CCC track: Salisbury boys win
Published 12:00 am Thursday, April 24, 2008
By Bret Strelow
WALLBURG ó Smiling faces belonging to Salisbury athletes pushed through every open window on the right side of the school’s activity bus.
North Rowan’s bus was parked nearby in the lot outside Ledford’s stadium, and jubilant members of the Hornets’ track team celebrated a long-awaited sweep of the CCC championship meet by ribbing some of their respected rivals.
Salisbury’s boys, forced to play second fiddle to North for most of the last two decades, won a conference title for the first time since 1988.
“It’s been a long time,” Salisbury coach Mike Allen said. “A lot of times we’ve been second to them, and a lot of times we’ve been down the line. They finished second to us today, so maybe that’s a new trend.”They’ve got some good athletes, so I can’t take anything away from them. We were probably more loaded in some of the jumps that they used to dominate in. We had a lot of guys that stepped it up.”
When the Hornets won the CCC meet at Ledford 20 years ago, the result marked their seventh consecutive league championship counting four first-place finishes as a member of the NPC.A dominant run by North Rowan began with a victory at the YVC championships in 1994. The Cavaliers had claimed first place in 13 of their last 14 conference meets, and they finished second Wednesday with 120 points. Salisbury totaled 145.
West Iredell interrupted North’s streak by winning the CCC meet in 2005, and the Cavs bounced back to secure regional and state titles that same season.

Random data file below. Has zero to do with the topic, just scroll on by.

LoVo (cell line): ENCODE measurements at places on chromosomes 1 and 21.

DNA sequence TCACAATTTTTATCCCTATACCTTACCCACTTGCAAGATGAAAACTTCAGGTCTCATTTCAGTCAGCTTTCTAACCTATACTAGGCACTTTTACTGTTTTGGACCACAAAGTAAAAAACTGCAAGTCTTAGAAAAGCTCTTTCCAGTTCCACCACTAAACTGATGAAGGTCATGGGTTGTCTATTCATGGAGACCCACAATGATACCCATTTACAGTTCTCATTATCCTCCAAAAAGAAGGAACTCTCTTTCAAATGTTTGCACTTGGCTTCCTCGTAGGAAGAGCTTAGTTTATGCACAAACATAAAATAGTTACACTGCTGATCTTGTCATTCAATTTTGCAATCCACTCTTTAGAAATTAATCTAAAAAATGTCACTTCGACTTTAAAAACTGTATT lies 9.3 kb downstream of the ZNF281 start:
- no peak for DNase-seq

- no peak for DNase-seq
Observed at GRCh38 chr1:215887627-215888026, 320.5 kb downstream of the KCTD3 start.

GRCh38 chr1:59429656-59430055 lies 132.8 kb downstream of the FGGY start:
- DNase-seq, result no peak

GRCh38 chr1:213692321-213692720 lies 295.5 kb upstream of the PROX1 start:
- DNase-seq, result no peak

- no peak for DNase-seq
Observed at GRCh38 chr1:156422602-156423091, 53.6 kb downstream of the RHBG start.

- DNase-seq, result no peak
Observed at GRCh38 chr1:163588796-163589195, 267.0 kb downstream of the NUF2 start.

“We’re a small team, and it’s hard for us to compete in these bigger meets,” North coach Matt Price said. “We had a rough meet, but we’re going to gear it back up and hopefully come out a different team (next) Saturday.”
North’s John Bostick, Daishion Barger and Rodney Smith swept the top three spots in both hurdles races, but Bostick accounted for the Cavaliers’ only two victories.
The Hornets had seven first-place finishes, including triumphs by Ibn Ali in the triple jump and long jump. He contributed to a pair of relay wins as a fill-in member of the 4×100 and 4×200 teams that featured mainstays Romar Morris, A.J. Ford and Robbie Pulliam.Morris (100 meters), Ford (shot put) and Darien Rankin (high jump) also prevailed as individuals.
“North Rowan is known for winning these things every year, so for the boys and girls to be able to win, I think it’s pretty good to crack on them just a little bit,” Ali said with a smile. “The junk talking is all in fun ó it’s no beef. They know they’re good, and we know we’re good. We just try to come out here and have fun.”
Salisbury’s Patrick Evans (third in the triple jump, sixth in the high jump) and Ray Hawkins (fourth in the high jump) finished second and third, respectively, behind Ali in the long jump.Ali, who hadn’t participated in a relay this year, helped the 4×100 team cross first in 44.05 seconds. Completing his leg of the 4×200 was more difficult, and Salisbury won with a time of 1:32.39.”The 4×200, I was kind of worried about it,” Ali said. “I didn’t think I would even be able to finish because I was not in shape at all. I’ve been lifting a lot, but I haven’t been running. After that, I went and threw up for a good 15 minutes.”
The victories by Ford and Rankin, as well as a pair of second-place showings by distance runner Philip Tonseth, pleasantly surprised Allen.Daniel Overcash, who joined North teammates Anthony Imes and Antonio Walker in making personal-best throws in the discus, finished second to Ford in the shot put.”I was one of the smallest ones over there,” said Ford, a running back in football. “It’s working hard in the weight room and momentum. You need to get your legs strong, and you have to explode.”
Contact Bret Strelow at email@example.com.